cold takes a lot of energy out of you - eat some more food.
Right - lets look at it
I count 6 significant gaps in your training since the beginning of the year. mostly with very little training in between.
The only week of significant volume was thanks to a ridiculous birthday run of 4 hours - that was asking for trouble.
Recognise your baseline - 52 days, inconsistent training - total volume from 1st Jan to 21st Feb 27hours and 13 minutes. Number of days of training - 27, number of days not training 25.
Now in the last 7 days, off the back of 52 days of very low overall volume and zero consistency you pump in 12 hours of training - of course you feel like shite.
You need to step back.
repeated gaps in training - what is the underlying cause ? Have you been to the doctors ? check for Glandular Fever ?
If you are clear and healthy then your starting point is probably 4 - 5 hours a week
spread across 5 - 6 runs, 1 or 2 days off a week. no more than one hour in any one run. Do that consistently for 2 or 3 weeks. First 2 weeks just steady efforts. bring in a couple of quality sessions, then build volume.
Key word - Consistency = regular training at regular volume and regular effort - gets your body used to what you are asking of it.
The problem with good athletes is that they know how to push their body really hard and will do so even when their body is not actually in condition to deal with it.
after 2 months you are no longer in that kind of condition and need 2 months at least to build back up.
Second Key word = Gradual. Progression needs to be gradual, increases in volume and intensity need to be in small increments, coaxing your body to accept more stress. Pile in too hard and it will break.
You need to play the long game.
Very true, and I know it. What's really missing is any incentive to do so; it's rough breaking into the senior years especially after a few months of inconsistency and therefore loss of virtually all racing shape.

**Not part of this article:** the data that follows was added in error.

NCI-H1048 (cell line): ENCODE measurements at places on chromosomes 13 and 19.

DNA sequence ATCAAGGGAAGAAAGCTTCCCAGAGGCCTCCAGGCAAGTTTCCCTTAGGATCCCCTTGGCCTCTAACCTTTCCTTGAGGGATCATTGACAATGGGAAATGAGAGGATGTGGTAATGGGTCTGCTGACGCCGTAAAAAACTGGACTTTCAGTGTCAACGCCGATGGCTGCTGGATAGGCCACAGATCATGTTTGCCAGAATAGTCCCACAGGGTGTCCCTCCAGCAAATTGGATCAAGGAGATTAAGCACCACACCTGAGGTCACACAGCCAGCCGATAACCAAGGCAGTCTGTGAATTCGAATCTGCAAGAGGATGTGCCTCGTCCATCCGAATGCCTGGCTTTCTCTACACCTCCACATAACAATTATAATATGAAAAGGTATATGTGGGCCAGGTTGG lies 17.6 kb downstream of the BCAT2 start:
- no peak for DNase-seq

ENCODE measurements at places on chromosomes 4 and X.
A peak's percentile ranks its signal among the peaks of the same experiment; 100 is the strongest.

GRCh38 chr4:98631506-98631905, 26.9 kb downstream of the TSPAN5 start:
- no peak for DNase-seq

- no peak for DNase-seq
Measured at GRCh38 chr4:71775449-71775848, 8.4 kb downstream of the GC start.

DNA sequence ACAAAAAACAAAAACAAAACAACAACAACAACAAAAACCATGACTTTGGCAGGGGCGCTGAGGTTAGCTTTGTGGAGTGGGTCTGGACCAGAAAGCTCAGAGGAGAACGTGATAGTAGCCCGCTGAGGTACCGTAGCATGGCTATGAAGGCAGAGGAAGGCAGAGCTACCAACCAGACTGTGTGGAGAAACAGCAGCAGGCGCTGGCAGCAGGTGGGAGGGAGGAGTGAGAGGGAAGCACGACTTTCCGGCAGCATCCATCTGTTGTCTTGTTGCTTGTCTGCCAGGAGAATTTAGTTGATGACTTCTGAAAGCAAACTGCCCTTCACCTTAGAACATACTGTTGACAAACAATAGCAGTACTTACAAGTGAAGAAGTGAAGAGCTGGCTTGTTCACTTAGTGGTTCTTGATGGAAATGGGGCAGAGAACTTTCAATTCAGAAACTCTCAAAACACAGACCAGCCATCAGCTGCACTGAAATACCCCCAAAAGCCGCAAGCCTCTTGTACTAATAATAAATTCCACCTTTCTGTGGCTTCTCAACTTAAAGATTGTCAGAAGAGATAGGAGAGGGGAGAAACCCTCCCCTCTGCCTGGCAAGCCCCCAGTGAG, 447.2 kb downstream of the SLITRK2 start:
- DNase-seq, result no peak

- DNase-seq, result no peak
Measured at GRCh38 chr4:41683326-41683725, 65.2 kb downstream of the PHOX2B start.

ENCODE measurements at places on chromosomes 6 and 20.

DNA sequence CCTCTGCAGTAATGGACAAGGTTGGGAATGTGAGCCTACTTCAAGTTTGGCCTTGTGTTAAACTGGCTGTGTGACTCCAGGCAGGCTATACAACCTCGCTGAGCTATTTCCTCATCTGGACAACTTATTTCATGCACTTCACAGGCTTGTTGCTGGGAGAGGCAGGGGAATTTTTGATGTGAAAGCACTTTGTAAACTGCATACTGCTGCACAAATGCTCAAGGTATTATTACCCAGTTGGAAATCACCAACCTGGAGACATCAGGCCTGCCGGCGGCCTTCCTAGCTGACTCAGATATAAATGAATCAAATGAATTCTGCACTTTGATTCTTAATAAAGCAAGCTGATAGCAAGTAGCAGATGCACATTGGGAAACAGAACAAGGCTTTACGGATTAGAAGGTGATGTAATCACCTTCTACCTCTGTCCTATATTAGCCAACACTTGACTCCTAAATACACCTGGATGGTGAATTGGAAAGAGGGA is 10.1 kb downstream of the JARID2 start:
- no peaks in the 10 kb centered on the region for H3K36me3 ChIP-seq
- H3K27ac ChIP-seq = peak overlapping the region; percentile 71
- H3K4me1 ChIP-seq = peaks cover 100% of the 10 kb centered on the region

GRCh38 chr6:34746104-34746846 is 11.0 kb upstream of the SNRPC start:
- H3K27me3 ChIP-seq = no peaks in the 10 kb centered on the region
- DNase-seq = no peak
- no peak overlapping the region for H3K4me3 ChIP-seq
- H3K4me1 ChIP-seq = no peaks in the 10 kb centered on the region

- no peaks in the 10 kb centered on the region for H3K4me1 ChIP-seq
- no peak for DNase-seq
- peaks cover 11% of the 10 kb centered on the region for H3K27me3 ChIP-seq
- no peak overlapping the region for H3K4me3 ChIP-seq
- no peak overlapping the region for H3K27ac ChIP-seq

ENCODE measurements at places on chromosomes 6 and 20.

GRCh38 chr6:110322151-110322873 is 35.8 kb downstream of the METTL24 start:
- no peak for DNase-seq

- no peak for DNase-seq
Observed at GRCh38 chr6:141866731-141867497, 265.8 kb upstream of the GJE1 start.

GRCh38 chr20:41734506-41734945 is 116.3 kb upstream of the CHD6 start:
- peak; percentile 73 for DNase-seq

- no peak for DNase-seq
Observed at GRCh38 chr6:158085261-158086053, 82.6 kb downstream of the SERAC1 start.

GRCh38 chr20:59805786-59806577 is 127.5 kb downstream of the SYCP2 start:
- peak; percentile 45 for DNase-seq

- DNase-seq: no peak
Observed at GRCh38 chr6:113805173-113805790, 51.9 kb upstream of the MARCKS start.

We'll see what happens when the days get a bit warmer, and keep steadily ticking through in the meantime.
And trust me Jon I've not stopped eating since the plane landed!
The senior team is open to newcomers - especially in the forest disciplines, so train well, aim high and see what happens :-)
I was really interested in comments from one of the younger women who raced in the international cross country at Holyrood in January. She had been out with injury for a long while, she had a pretty decent run but in her interview she said she and coach had taken a very conscious decision to take things slowly, realising that they could be achieving better results in the short term by training harder, but they would not do that, they would build slowly, aiming for a greater performance in the long term.
You can also look back at some top orienteers who have been world champion right at the beginning of M21 and then either never achieved those heights again, or taken many years to get back up there.
You've shown lots of potential and had some great results at junior level. The potential is still there but top performance at senior level is likely to require the long game.
When I saw you were off to Halden I thought it could be dangerous for you as you are so enthusiastic you'd just dive right in there and do what all these top guys are doing, even though they are maybe 10 years older and stronger.
My suggestion is that you use your time there to learn HOW these guys do it, don't just jump in blindly, step back, observe. What is their approach and attitude? how much technique do they do? when are they serious and focussed? when do they take the pressure off, relax and enjoy? When do they back off ? when do they skip sessions ?( in a big, committed club like Halden its easy to think that they all train really hard all the time, because someone always is, but I bet that all the faces are not always there.).
Decide how much is sensible for you to do - I've made a suggestion for now - stick the volume you decide. Major on doing the technique work, rather than the volume.
You are 7, 8, 9 years away from your physical peak, that's a lot of time to slowly build your strength, resilience and fitness and maximise your potential.
There is no rush.
Nice words Kitch thanks.
Not pushing it is definitely the general message I'm trying to keep in mind. But at the same time that's all I've ever done so it will take some time to register.
do what you want to baaaabyyy
Believe it of not, you are already getting old.
"good hGH (human Growth Hormone) levels are important in adults for tissue regeneration"
The way you have always treated your body is not the way you can always treat your body